livelihood. The Forestry Code restricts indigenous peoples from accessing forest products and cutting trees for household or small community use, yet
at the same time, industrial logging is tolerated. These laws go against the interests of indigenous peoples, many of whom reside in declared
protected areas, forests and mineral lands. Mr. President, it is urgent that you look into these issues and take remedial action to protect
indigenous peoples’ rights.

On poverty eradication, Mr. President, your administration continues to implement the Pantawid Pamilyang Pilipino Program (4Ps) which provides
financial assistance to poor households with infants and children going to elementary and secondary schools. While we recognize that some indigenous
peoples are included in this program, testimonies from our communities and organizations reveal that the process in getting financial assistance is
too tedious, requiring documents that indigenous peoples usually don’t have or can’t acquire and entailing additional expenses for the family. There
are also cases of discrimination against indigenous peoples and misappropriation of financial assistance. We believe that the 4Ps is not
the solution to the impoverished situation of indigenous peoples. What they primarily need is full control of their ancestral domains and government
support for basic services and agriculture. Furthermore, the 4Ps is unsustainable being reliant on foreign loans, while reinforcing the culture
of mendicancy and dole-out dependency of poor families.

Compared to the former administration, you immediately pursued peace talks with the NDFP and the MILF. The GPH panel (of the GPH-NDFP peace talks)
participated in peace consultations with indigenous peoples in several occasions, including the Cordillera Day celebration held at Lacub, Abra on
April 24, 2011 and a dialogue held during the IP Day celebration on August 8, 2011 at the House of Representatives. In these activities, the
indigenous peoples shared their views on the peace talks and submitted demands for consideration by both panels. However, it was disappointing
that no GPH representative from the GPh-MILF peace panels attended the dialogue at the House of Representatives last year. In this regard, we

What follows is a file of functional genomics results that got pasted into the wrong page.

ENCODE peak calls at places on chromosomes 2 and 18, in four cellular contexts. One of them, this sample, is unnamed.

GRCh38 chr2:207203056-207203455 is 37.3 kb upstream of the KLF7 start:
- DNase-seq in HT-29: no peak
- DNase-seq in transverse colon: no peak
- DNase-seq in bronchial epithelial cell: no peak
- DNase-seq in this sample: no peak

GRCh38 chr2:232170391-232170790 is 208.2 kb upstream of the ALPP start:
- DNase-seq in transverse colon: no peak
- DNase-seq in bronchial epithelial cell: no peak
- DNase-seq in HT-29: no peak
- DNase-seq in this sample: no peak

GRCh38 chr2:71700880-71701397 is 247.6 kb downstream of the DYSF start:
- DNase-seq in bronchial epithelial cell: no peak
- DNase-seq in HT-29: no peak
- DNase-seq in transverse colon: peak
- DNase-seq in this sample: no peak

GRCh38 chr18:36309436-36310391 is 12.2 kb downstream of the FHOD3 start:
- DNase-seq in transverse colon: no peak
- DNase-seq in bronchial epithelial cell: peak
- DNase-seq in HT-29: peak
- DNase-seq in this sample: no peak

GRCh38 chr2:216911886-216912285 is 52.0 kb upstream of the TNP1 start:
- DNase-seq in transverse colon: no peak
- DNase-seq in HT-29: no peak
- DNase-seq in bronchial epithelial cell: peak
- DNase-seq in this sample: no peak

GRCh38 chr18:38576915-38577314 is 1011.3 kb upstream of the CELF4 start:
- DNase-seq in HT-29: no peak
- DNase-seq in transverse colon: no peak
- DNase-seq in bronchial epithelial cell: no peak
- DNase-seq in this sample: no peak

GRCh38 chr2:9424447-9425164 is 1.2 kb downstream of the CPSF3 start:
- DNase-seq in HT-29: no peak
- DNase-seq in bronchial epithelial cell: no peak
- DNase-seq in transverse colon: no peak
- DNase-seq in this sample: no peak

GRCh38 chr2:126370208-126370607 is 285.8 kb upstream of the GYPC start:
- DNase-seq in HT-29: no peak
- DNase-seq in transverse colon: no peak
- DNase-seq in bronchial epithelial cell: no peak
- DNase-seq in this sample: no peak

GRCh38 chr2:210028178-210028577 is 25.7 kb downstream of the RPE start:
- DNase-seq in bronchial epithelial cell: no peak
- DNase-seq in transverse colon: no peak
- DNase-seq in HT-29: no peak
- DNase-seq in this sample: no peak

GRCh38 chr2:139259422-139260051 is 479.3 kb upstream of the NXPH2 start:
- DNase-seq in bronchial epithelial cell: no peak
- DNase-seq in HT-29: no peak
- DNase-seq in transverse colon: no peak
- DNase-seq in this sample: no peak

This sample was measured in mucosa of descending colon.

strongly urge you to give the proper attention that they deserve to indigenous peoples’ concerns in the peace negotiations.

A matter of urgent concern is the impact of large-scale mining operations ongoing in many indigenous peoples’ communities. In fact, mining
applications and agreements are increasing despite peoples’ opposition at all fronts. The swift entry of numerous foreign-owned mining corporations
into our country is facilitated by the Philippine Mining Act of 1995, which liberalized the mining industry to the benefit of foreign investors. For
indigenous peoples, large-scale mining spells “death” and displacement from their livelihood sources, aside from the loss of their ancestral domains
that was passed on to them by their ancestors.

Mr. President, the new mining policy EO 79 that you recently passed is but a reiteration of the Philippine Mining Act of 1995. Considering previously
approved mining agreements as valid without review despite sustained opposition of the people, and creating a one-stop shop for mining
applications is very dangerous for the welfare of indigenous peoples. This is a direct affront to their right to self-determination, free prior
informed consent (FPIC) and the right to control their ancestral domain. The passage of a new People’s Mining Act is urgently needed to be able to
impose stricter environmental and social standards for mining operations and to reorient the mining industry towards genuine national industrialization.

Aside from mining, indigenous peoples are adversely affected by other development projects imposed upon them such as mega-dams and plantations.
Mr. President, please bear in mind the plight of indigenous peoples who will surely suffer from the construction of Pulangi Dam V.  Also, consider
the rights of the Higaonon in Opol, Misamis Oriental whose lands were unjustly grabbed and occupied by A. Brown, an oil palm plantation company.